• A year’s worth of teacher-friendly, easy-to-implement, grade-specific instruction: A full 30 weeks of daily, grade-specific lessons across K–8 that only require 30 minutes a day, with a comprehensive scope and sequence to build relationships, social skills, and competencies intentionally over time.
  • Creating calm, orderly learning environments: Through consistent use of effective classroom management practices and structures that build relationships, the program helps teachers create calm, safe classrooms that are more conducive to learning.
  • Addressing inequitable discipline practices: Our approach to discipline assumes that all children want to and can behave well at school and are capable of learning and changing their behavior. The program encourages teachers to treat students with respect at all times and to treat misbehavior as mistakes akin to those students make with academic work, not as signs of moral or character flaws. In response to misbehavior, Caring School Discipline guides teachers to focus on what students can do to restore relationships and repair any damage they have caused as well as what they might do differently in the future, rather than making students feel guilty or ashamed.
  • Robust content for middle school: Grades 6–8 are not an afterthought. The program provides comprehensive Advisory Period lessons as well as guidance for integrating SEL across all subject areas. Lessons address developmentally appropriate and urgent topics for middle school.

A large body of research confirms that building a safe and caring school community and attending to social and emotional learning are essential to students’ overall success.

Is my student’s teacher doing therapy?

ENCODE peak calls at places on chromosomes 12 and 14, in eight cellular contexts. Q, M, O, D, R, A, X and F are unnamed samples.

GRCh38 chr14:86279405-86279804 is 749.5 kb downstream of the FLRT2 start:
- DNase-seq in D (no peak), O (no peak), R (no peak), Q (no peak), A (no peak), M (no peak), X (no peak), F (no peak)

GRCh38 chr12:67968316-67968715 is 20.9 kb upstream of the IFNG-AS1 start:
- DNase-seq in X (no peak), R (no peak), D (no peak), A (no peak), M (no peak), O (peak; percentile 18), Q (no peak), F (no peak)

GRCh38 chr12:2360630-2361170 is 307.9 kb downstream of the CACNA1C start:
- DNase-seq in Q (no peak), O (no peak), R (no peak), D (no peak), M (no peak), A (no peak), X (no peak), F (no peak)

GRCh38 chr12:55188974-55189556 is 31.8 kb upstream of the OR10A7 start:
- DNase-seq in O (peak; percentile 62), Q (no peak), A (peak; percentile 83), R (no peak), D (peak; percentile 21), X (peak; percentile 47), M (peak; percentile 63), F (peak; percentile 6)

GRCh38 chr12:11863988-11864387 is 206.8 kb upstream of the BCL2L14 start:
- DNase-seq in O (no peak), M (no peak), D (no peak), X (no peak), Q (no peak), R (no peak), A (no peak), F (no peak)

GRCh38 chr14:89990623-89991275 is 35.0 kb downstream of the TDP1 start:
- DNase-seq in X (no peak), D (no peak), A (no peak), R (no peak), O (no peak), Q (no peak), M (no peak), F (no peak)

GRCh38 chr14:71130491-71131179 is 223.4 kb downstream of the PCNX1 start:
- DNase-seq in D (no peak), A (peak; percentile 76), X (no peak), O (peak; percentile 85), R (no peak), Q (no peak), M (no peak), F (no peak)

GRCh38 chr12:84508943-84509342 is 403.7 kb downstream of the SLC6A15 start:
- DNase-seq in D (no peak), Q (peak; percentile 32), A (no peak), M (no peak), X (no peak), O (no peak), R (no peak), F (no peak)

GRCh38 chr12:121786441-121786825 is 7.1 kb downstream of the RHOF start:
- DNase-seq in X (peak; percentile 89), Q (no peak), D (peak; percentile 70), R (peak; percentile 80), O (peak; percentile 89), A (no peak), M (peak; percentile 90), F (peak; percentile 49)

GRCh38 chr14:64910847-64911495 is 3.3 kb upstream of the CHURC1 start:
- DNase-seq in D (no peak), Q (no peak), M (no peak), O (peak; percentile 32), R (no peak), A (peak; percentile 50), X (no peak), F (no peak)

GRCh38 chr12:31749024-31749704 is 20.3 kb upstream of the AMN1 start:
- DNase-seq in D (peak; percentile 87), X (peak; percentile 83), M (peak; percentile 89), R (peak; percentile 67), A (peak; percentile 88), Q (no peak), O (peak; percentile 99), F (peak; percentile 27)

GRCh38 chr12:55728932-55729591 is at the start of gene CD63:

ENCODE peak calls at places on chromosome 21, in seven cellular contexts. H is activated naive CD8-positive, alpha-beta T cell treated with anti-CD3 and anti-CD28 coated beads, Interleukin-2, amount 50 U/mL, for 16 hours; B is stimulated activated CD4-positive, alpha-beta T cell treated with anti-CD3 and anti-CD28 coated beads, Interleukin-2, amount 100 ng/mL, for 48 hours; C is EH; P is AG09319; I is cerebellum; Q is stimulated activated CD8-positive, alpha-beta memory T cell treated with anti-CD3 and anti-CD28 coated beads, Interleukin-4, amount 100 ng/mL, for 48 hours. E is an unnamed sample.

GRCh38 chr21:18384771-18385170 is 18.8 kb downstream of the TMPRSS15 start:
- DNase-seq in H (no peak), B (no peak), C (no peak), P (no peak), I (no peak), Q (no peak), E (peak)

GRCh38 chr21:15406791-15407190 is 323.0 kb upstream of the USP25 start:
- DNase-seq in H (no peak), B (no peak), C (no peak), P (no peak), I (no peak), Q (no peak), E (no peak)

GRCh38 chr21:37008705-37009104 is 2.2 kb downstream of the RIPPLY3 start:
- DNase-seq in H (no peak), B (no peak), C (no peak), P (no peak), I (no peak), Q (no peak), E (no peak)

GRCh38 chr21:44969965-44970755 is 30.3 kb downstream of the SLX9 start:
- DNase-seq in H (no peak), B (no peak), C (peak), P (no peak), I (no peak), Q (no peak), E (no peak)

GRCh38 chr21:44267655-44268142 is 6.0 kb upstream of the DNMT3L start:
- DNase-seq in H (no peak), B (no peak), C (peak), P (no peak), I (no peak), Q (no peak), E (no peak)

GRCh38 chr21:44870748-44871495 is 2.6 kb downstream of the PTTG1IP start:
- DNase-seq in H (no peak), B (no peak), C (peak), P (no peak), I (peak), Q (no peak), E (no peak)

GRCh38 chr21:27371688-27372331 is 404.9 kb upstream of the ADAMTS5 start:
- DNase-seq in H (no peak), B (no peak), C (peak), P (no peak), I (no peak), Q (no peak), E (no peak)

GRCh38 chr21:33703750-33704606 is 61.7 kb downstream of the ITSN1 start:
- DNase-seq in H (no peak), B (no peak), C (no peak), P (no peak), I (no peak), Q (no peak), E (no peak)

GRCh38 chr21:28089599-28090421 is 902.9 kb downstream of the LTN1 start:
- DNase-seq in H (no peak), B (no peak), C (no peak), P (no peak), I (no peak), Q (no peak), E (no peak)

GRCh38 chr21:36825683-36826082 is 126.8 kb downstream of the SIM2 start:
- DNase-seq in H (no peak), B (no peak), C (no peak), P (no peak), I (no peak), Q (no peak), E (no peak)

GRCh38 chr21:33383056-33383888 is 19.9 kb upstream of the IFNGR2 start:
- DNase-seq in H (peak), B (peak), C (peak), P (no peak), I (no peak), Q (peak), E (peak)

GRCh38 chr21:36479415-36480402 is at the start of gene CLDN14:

Classroom instructors are not doing therapy. They are teaching students skills to learn incredibly important social and emotional skills to help them succeed in school and at home.



How will my family’s values be incorporated into SEL?

We recognize that each student has their own set of values, beliefs, and ideas. The SEL program approaches this with and understanding of these differences.



Every student comes to school with unique values, families, interests, identities, and perspectives. SEL in the classroom acknowledges that these factors influence how students think about their own experiences, interact with others, and deal with problems. Integrating SEL into the classroom honors the uniqueness of and connections between each student and provides consistent skills and strategies for success individually, in relationships, and in other areas of their lives. 



How can I stay informed on what SEL skills my student is practicing?

Be sure to connect with your child’s teacher about the specific SEL skills being practiced in the classroom. Additionally, your child’s teacher may send home informative letters as your student moves from topic-to-topic as it relates to SEL. 

How can I reinforce SEL skills at home?

Your student’s teacher can share information about what is being taught and how you can help to support these skills at home.



Practicing SEL skills outside of the classroom is incredibly important. Caregivers and families play a crucial role in instilling and reinforcing SEL skills at home. Regular practice of these skills helps to strengthen them in students as they see adults modeling and using the skills alongside them. Your child’s teacher can point you to suggestions and strategies for practicing and reinforcing these skills at home.

The Caring School Community website offers ideas for activities at home to help build these skills:  

Safety & Support Resources